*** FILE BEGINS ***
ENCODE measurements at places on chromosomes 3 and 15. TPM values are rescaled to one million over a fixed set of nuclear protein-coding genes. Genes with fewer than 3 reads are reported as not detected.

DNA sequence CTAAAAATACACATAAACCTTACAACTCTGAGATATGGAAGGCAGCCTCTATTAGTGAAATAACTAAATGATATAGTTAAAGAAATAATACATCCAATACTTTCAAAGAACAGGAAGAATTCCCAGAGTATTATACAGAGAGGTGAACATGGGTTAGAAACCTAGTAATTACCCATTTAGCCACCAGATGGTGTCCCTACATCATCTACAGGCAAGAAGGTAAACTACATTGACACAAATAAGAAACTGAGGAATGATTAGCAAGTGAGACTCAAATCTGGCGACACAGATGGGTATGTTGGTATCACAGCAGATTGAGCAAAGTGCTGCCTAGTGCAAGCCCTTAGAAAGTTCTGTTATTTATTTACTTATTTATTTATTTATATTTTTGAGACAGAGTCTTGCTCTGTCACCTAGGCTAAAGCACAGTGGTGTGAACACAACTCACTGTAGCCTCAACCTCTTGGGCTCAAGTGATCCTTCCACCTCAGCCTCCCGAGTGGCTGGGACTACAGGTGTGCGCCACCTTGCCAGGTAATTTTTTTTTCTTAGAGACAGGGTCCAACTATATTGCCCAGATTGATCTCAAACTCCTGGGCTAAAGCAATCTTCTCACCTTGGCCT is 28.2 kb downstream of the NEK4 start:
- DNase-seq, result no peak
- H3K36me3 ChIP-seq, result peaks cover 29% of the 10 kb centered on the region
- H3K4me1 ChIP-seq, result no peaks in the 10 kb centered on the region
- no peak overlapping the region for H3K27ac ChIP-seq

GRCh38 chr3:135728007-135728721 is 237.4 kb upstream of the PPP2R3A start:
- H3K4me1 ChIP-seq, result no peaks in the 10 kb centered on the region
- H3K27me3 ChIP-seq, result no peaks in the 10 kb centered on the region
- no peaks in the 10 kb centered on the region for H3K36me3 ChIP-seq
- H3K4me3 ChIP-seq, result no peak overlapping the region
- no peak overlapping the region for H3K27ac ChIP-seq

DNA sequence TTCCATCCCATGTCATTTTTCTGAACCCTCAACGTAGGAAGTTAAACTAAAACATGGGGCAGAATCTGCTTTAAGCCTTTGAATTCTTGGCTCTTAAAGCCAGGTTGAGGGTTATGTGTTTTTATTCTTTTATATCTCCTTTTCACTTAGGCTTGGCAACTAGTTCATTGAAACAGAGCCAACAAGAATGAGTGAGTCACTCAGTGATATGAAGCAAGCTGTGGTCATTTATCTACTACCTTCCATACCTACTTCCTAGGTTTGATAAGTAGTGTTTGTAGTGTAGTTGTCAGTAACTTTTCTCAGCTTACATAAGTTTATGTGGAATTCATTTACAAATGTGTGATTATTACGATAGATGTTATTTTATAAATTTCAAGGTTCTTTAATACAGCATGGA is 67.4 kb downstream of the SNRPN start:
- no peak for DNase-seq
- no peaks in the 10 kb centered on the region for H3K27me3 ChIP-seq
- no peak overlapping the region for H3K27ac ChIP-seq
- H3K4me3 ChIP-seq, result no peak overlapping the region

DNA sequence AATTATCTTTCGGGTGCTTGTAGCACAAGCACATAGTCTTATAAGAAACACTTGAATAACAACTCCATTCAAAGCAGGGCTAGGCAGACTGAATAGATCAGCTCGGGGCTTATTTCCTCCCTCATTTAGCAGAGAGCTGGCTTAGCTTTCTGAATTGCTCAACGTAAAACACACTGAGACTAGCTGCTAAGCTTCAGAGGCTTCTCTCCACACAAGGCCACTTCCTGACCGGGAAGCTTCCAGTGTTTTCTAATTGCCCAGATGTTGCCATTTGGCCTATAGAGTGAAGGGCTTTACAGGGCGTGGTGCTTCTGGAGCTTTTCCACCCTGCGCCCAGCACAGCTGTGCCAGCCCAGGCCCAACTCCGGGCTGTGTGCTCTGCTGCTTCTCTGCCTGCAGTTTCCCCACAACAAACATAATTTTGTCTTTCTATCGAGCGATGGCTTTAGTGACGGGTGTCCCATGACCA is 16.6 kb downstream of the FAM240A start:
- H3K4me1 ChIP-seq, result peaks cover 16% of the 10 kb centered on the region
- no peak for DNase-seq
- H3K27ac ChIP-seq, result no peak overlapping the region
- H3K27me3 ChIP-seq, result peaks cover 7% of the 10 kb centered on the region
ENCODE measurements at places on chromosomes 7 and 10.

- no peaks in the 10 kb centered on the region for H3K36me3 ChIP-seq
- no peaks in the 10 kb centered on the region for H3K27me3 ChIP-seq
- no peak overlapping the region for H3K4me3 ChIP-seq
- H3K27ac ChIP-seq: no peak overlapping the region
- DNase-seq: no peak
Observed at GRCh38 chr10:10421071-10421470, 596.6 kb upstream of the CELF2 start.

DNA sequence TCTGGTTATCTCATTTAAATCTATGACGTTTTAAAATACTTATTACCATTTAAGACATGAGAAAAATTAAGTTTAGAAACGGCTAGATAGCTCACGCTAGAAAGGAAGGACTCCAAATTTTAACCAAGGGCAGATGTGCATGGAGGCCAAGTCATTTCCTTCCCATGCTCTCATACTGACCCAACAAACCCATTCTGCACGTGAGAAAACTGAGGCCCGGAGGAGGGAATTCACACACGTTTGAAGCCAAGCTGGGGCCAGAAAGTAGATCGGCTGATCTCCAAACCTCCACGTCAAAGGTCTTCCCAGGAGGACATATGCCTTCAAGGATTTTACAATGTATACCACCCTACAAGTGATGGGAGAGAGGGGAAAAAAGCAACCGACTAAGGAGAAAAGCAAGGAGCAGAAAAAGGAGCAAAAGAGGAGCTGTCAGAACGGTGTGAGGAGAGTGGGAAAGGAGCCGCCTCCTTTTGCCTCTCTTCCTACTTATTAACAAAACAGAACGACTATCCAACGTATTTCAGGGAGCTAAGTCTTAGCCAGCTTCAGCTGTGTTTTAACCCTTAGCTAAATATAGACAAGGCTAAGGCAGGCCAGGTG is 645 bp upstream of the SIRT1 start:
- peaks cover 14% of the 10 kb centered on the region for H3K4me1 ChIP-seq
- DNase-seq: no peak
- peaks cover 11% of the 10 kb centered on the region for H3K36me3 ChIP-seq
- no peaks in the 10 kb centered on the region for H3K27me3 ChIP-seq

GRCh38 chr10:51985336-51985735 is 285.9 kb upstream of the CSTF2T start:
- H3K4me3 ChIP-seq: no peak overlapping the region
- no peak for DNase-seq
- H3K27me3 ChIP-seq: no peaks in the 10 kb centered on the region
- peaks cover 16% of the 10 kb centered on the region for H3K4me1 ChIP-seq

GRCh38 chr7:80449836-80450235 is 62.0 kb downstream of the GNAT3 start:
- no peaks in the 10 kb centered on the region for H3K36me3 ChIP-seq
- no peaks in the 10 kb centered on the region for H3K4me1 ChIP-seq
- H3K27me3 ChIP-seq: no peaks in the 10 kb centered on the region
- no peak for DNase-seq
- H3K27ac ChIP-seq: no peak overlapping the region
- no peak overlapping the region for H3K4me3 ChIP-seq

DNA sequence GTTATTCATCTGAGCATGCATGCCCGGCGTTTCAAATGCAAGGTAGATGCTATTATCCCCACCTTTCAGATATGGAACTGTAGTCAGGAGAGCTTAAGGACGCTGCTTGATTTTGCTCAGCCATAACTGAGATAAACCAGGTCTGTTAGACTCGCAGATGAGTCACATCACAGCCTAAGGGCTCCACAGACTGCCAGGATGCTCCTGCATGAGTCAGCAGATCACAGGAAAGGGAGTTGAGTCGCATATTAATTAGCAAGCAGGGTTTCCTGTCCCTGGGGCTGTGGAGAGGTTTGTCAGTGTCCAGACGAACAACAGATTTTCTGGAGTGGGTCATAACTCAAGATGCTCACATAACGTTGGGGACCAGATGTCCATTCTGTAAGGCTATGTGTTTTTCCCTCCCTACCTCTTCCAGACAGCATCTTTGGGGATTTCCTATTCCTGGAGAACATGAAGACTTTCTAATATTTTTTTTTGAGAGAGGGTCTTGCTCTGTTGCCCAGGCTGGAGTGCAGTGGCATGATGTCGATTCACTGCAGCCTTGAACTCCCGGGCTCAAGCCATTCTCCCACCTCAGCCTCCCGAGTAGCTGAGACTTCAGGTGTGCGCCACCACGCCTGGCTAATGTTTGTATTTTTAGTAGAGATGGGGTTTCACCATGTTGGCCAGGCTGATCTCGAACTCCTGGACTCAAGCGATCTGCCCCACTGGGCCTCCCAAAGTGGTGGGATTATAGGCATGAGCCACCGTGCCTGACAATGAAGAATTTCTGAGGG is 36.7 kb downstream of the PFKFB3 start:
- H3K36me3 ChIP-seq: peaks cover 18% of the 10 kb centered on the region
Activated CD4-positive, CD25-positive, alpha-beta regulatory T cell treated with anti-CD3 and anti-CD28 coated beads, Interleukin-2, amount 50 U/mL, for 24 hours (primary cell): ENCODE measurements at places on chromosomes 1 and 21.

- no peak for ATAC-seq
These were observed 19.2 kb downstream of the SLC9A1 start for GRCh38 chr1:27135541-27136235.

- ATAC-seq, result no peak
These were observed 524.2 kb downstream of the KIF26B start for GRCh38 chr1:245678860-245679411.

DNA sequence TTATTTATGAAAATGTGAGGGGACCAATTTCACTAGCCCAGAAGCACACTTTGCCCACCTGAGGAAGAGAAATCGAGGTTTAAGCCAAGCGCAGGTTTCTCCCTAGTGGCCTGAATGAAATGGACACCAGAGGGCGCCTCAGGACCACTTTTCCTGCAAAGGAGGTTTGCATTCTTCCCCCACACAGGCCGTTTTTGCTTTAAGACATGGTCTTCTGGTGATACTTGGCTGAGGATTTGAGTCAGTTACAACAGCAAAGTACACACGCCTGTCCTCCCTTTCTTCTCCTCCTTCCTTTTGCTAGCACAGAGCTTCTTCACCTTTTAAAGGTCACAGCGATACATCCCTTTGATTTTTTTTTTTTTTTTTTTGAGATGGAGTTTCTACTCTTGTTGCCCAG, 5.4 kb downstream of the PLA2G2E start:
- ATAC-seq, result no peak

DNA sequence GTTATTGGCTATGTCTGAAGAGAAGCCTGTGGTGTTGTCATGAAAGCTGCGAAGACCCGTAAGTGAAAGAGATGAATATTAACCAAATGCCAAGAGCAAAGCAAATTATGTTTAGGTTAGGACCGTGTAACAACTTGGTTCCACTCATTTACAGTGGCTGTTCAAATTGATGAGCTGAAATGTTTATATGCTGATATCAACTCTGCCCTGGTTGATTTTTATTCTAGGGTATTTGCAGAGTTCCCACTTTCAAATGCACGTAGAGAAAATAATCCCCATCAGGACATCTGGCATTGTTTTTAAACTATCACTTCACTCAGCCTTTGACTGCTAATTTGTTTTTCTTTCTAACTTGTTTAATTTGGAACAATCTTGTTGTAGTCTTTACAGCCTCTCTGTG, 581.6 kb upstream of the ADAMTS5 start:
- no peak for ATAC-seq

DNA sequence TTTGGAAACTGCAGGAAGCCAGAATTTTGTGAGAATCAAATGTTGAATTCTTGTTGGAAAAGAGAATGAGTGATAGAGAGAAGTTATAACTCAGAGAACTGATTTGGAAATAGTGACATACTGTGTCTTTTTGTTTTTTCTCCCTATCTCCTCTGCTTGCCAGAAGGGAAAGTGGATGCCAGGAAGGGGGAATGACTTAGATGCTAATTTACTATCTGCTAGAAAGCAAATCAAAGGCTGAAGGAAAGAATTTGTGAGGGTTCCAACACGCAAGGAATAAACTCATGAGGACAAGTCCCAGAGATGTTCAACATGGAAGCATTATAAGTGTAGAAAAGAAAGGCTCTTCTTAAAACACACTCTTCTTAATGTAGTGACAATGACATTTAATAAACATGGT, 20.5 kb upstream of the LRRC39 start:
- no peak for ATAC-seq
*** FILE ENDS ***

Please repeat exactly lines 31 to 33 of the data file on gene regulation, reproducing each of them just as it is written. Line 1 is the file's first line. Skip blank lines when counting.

- peaks cover 14% of the 10 kb centered on the region for H3K4me1 ChIP-seq
- DNase-seq: no peak
- peaks cover 11% of the 10 kb centered on the region for H3K36me3 ChIP-seq